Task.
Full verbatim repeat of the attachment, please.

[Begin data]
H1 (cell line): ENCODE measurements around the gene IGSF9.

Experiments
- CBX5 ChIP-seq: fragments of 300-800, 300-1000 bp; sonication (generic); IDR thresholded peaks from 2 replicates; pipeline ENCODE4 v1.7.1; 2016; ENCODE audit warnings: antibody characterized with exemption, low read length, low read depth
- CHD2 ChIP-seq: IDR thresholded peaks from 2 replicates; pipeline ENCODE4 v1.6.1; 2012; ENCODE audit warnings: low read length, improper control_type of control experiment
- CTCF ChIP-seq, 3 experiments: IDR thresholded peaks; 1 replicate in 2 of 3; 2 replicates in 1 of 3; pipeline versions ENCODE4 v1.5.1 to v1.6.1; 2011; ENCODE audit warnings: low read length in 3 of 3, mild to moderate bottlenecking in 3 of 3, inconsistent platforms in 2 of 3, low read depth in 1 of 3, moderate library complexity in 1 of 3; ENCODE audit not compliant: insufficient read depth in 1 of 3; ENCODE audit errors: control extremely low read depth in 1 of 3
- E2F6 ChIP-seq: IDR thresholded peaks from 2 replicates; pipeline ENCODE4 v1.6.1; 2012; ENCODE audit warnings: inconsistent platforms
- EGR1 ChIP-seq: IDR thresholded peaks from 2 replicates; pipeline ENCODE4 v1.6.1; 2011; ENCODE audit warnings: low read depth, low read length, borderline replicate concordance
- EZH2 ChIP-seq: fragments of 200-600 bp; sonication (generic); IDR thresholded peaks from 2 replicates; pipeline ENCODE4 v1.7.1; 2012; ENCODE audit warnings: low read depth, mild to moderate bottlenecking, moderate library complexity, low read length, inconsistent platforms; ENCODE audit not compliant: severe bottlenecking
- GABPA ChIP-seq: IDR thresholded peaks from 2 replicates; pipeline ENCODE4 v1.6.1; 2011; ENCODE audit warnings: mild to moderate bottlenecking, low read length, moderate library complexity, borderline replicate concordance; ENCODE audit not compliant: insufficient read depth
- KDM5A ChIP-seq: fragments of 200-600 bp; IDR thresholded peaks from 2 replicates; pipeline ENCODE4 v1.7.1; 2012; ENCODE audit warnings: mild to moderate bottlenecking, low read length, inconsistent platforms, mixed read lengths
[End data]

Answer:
H1 (cell line): ENCODE measurements around the gene IGSF9.

Experiments
- CBX5 ChIP-seq: fragments of 300-800, 300-1000 bp; sonication (generic); IDR thresholded peaks from 2 replicates; pipeline ENCODE4 v1.7.1; 2016; ENCODE audit warnings: antibody characterized with exemption, low read length, low read depth
- CHD2 ChIP-seq: IDR thresholded peaks from 2 replicates; pipeline ENCODE4 v1.6.1; 2012; ENCODE audit warnings: low read length, improper control_type of control experiment
- CTCF ChIP-seq, 3 experiments: IDR thresholded peaks; 1 replicate in 2 of 3; 2 replicates in 1 of 3; pipeline versions ENCODE4 v1.5.1 to v1.6.1; 2011; ENCODE audit warnings: low read length in 3 of 3, mild to moderate bottlenecking in 3 of 3, inconsistent platforms in 2 of 3, low read depth in 1 of 3, moderate library complexity in 1 of 3; ENCODE audit not compliant: insufficient read depth in 1 of 3; ENCODE audit errors: control extremely low read depth in 1 of 3
- E2F6 ChIP-seq: IDR thresholded peaks from 2 replicates; pipeline ENCODE4 v1.6.1; 2012; ENCODE audit warnings: inconsistent platforms
- EGR1 ChIP-seq: IDR thresholded peaks from 2 replicates; pipeline ENCODE4 v1.6.1; 2011; ENCODE audit warnings: low read depth, low read length, borderline replicate concordance
- EZH2 ChIP-seq: fragments of 200-600 bp; sonication (generic); IDR thresholded peaks from 2 replicates; pipeline ENCODE4 v1.7.1; 2012; ENCODE audit warnings: low read depth, mild to moderate bottlenecking, moderate library complexity, low read length, inconsistent platforms; ENCODE audit not compliant: severe bottlenecking
- GABPA ChIP-seq: IDR thresholded peaks from 2 replicates; pipeline ENCODE4 v1.6.1; 2011; ENCODE audit warnings: mild to moderate bottlenecking, low read length, moderate library complexity, borderline replicate concordance; ENCODE audit not compliant: insufficient read depth
- KDM5A ChIP-seq: fragments of 200-600 bp; IDR thresholded peaks from 2 replicates; pipeline ENCODE4 v1.7.1; 2012; ENCODE audit warnings: mild to moderate bottlenecking, low read length, inconsistent platforms, mixed read lengths